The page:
The months-long, gruelling, at times almost absurd cliffhanger about the future of Dresdner Bank and Germany's banking landscape is finally over. A new "super bank" is being created.
Commerzbank's takeover of Dresdner Bank from insurer Allianz has made the bank the undisputed Number Two in German banking. Measured in terms of total assets the merged bank will only be half as big as market leader Deutsche Bank, but it will nevertheless be a true colossus with more than 60,000 employees, 12 million retail customers and around 1,800 branches.
Many think that Commerzbank's purchase of Dresdner Bank will be good for German banking.
Slow-witted chief executives of banks such as WestLB, KfW or IKB have made unbelievable mistakes with speculative deals that resulted in billions of euros in losses, for which taxpayers have had to foot the bill.
It's true that Dresdner Bank is regarded as a "poison pill" which may yet have huge hidden losses lurking in its portfolio, for example at its investment banking unit Dresdner Kleinwort. Allianz CEO Michael Diekmann will be happy to have rid himself of this troublesome asset, and has even shouldered billions in writedowns to do so: in 2001 Allianz, under Diekmann's predecessor Henning Schulte-Noelle, had bought Dresdner for 24 billion ($35.2 billion) in pursuit of the now failed strategy of creating a bancassurance group -- a one-stop shop offering the full array of financial products including insurance, retail banking, investment banking and asset management. Now Allianz has sold Dresdner for just 8.8 billion.
However, one can argue that Commerzbank combined with Dresdner could be just the kind of alternative to Deutsche Bank that the German government has been yearning for. The newly merged bank will be a strong financial player catering to small and medium-sized businesses, and as such will help the export-heavy German economy by providing companies with credit to expand abroad. That makes a welcome contrast to Deutsche Bank which, under CEO Josef Ackermann, acts like an investment bank steered from London and doesn't appear to have much heart for the domestic German economy.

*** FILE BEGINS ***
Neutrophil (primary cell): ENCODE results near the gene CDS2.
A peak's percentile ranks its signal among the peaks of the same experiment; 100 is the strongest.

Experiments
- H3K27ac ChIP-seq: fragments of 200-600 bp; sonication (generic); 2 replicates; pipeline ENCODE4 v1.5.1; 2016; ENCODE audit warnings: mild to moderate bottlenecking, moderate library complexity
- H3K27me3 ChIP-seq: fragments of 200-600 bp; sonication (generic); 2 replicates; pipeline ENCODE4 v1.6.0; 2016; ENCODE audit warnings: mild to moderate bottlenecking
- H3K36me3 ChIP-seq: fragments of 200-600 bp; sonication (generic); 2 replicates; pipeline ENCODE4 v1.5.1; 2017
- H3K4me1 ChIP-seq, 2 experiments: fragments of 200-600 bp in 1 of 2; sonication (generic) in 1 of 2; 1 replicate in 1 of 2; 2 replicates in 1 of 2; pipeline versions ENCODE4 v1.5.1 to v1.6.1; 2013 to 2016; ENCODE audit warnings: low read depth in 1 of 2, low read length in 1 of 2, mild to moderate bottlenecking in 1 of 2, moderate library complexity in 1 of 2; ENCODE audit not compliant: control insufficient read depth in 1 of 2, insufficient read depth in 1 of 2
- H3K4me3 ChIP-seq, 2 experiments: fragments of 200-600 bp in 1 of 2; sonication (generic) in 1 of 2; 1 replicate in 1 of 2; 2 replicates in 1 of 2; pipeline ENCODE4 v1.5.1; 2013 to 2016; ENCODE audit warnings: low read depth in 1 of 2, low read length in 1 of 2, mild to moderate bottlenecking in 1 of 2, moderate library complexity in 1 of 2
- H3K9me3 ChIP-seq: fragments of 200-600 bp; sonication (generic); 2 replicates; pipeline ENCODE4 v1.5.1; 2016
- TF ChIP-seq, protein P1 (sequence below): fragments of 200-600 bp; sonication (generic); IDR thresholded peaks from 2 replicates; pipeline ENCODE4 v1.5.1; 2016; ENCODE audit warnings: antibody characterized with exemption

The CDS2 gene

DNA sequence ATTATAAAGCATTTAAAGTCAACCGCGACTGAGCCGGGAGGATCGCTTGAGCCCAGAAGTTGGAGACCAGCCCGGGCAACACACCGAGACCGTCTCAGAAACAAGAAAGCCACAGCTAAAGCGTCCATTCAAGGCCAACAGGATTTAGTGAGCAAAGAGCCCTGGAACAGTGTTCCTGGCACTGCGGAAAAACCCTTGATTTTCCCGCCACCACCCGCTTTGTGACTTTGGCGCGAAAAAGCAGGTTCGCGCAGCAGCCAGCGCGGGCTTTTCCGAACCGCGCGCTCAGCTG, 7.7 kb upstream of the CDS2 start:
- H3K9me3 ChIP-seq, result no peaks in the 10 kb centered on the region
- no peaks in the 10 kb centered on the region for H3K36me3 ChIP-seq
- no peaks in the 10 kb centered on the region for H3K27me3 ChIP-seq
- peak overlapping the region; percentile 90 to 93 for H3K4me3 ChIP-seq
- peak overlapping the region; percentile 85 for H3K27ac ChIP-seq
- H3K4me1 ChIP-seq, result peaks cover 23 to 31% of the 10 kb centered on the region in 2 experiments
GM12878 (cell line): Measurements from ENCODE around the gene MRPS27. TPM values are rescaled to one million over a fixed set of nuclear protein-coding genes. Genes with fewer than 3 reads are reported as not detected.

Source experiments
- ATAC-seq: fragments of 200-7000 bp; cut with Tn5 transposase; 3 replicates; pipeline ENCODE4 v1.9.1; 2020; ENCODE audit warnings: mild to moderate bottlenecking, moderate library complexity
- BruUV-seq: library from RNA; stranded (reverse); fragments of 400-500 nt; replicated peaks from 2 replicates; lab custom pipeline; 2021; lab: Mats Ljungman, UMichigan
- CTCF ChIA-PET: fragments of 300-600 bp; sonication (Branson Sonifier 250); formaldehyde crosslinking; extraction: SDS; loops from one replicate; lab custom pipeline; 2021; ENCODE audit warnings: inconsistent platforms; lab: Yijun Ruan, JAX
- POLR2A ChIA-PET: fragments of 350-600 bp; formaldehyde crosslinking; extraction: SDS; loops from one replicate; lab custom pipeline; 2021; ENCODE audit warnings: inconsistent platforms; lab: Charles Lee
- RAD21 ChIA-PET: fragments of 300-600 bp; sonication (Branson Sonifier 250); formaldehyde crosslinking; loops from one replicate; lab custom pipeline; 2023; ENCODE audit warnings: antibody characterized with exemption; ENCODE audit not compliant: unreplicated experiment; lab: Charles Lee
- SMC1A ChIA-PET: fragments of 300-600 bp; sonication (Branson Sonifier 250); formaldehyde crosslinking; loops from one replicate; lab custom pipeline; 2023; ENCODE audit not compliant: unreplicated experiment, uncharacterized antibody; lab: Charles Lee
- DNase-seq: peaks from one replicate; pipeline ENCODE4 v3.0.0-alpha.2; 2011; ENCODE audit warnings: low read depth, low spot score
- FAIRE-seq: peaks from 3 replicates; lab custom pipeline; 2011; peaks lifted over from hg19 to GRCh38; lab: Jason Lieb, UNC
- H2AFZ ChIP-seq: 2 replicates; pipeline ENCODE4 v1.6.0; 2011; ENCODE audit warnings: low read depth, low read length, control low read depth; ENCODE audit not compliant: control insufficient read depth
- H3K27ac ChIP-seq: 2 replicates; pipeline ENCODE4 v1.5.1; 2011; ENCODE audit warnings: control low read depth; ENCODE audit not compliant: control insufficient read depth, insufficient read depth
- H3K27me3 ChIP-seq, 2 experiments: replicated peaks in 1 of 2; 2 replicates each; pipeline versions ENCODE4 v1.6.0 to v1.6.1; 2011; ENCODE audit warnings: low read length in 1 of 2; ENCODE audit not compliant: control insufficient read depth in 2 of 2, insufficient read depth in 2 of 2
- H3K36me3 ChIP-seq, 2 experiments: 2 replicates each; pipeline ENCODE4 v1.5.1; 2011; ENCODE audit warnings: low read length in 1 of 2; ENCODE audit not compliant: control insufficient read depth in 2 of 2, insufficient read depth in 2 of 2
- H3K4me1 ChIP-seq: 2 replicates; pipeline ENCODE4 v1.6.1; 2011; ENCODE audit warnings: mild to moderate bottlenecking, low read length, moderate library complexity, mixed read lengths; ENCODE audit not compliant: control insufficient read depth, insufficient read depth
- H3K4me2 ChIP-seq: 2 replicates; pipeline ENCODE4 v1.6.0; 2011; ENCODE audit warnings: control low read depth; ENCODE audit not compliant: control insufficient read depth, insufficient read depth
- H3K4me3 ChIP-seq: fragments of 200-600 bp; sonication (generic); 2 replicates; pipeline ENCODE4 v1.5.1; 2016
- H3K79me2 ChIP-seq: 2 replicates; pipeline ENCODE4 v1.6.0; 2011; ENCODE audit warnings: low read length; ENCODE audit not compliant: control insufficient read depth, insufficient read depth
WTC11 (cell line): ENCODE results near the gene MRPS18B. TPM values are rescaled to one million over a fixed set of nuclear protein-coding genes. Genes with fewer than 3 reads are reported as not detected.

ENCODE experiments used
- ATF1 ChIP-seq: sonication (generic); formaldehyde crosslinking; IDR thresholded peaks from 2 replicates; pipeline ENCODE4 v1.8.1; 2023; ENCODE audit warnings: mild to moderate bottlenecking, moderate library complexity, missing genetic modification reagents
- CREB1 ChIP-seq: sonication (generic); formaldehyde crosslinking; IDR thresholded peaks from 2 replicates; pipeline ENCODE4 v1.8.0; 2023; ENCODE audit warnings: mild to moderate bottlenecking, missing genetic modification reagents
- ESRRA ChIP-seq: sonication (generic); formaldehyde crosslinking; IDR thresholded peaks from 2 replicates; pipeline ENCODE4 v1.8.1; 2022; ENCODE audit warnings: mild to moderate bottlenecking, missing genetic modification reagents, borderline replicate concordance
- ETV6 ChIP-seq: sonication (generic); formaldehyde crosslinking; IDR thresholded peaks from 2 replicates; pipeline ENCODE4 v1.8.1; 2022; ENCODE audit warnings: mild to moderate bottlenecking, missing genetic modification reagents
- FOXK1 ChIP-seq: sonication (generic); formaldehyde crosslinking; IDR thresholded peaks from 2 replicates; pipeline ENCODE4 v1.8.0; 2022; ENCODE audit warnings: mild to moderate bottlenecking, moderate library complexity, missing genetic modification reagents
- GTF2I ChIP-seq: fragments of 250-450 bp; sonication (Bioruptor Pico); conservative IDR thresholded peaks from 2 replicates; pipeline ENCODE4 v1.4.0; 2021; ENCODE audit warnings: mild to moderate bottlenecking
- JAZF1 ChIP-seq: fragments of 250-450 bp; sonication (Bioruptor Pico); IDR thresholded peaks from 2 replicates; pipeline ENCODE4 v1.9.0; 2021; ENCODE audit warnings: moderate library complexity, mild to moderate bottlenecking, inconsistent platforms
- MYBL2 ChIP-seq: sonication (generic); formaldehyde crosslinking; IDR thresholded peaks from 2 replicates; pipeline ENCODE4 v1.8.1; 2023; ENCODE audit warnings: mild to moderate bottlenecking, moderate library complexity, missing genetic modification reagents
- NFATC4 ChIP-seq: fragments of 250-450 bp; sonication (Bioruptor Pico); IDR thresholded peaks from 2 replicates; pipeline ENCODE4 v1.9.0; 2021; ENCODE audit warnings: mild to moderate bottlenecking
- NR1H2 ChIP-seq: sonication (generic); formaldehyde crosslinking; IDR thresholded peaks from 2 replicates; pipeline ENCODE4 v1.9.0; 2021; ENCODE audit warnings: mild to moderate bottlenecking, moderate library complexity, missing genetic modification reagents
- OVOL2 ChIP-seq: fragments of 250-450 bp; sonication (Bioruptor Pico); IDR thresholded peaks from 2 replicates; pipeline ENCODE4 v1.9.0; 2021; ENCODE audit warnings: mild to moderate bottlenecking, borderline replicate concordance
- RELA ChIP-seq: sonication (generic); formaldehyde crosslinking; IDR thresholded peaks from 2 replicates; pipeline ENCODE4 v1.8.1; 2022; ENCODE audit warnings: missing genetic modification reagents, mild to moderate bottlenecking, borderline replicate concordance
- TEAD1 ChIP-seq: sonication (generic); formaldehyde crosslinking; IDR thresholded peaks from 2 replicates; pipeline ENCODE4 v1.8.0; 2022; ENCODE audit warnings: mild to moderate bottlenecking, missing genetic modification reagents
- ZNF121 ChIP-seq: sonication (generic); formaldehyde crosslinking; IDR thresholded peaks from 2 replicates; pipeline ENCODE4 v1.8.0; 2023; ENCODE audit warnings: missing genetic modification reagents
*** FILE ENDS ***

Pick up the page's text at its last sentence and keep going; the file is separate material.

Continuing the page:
One hopes that the new Commerzbank will take on the role of Kreditanstalt für Wiederaufbau, the state-owned development bank that has been run down by political mismanagement.
But for now, the merged bank and its employees face deep cutbacks. Two administrative units have to be merged into one, a process that will render 9,000 jobs redundant. In addition to back office staff, the employees working in the merged bank's combined 1,800 branches have reason to be worried. One doesn't need much imagination to predict what's going to happen in the many towns and cities that have a Commerzbank and a Dresdner Bank branch in the same street.
Dresdner Kleinwort's 3,000 investment bankers will be among the main victims of the deal. But sympathy for them will be limited, given that it was these high-earners in London who pushed the Dresdner group deep into the red. Commerzbank, by contrast, had long since lost interest in playing in the big league after it got burned by the failed megalomania of its former head of investment banking, Mehmet Dalman.
Would it have been better for the employees, and perhaps also for investors, if Dresdner had been sold to the second bidder, China Development Bank (CDB)? After all, the Chinese are reported to have offered several hundred million euros more for Dresdner, they were ready to pay "cash" and had pledged to guarantee there would be no job cuts or branch closures. CDB had also offered to provide Allianz with political assistance to sell its insurance products in China.
The answer is a definite no. Firstly, a takeover by CDB would have placed yet more of Germany's banking sector under foreign ownership after HypoVereinsbank was bought by Unicredit, part of Hypo Real Estate went to US investor flowers and IKB was sold off to US investor Lonestar.
Secondly, the Chinese never said or even hinted at what they planned to do with Dresdner and why they wanted to buy it. Such secrecy should not be rewarded. Besides, the takeover and subsequent closure of the Siemens mobile phone division by Taiwanese group BenQ is a deterrent example of how unscrupulous Asian companies can be when it comes to honoring agreements.
Against this background it is difficult to understand why trade unions lobbied and demonstrated in favor of a takeover of Dresdner by CDB. This stance is simply naďve, but it also casts a bad light on the state of Dresder. How troubled must a bank be if its employees want to flee unquestioningly into the arms of the Chinese, one has to wonder.
Commerzbank CEO Martin Blessing, the new strongman in Germany's banking sector, will now have his work cut out convincing staff of the merits of the deal.
The author is editor-in-chief of manager-magazin.de
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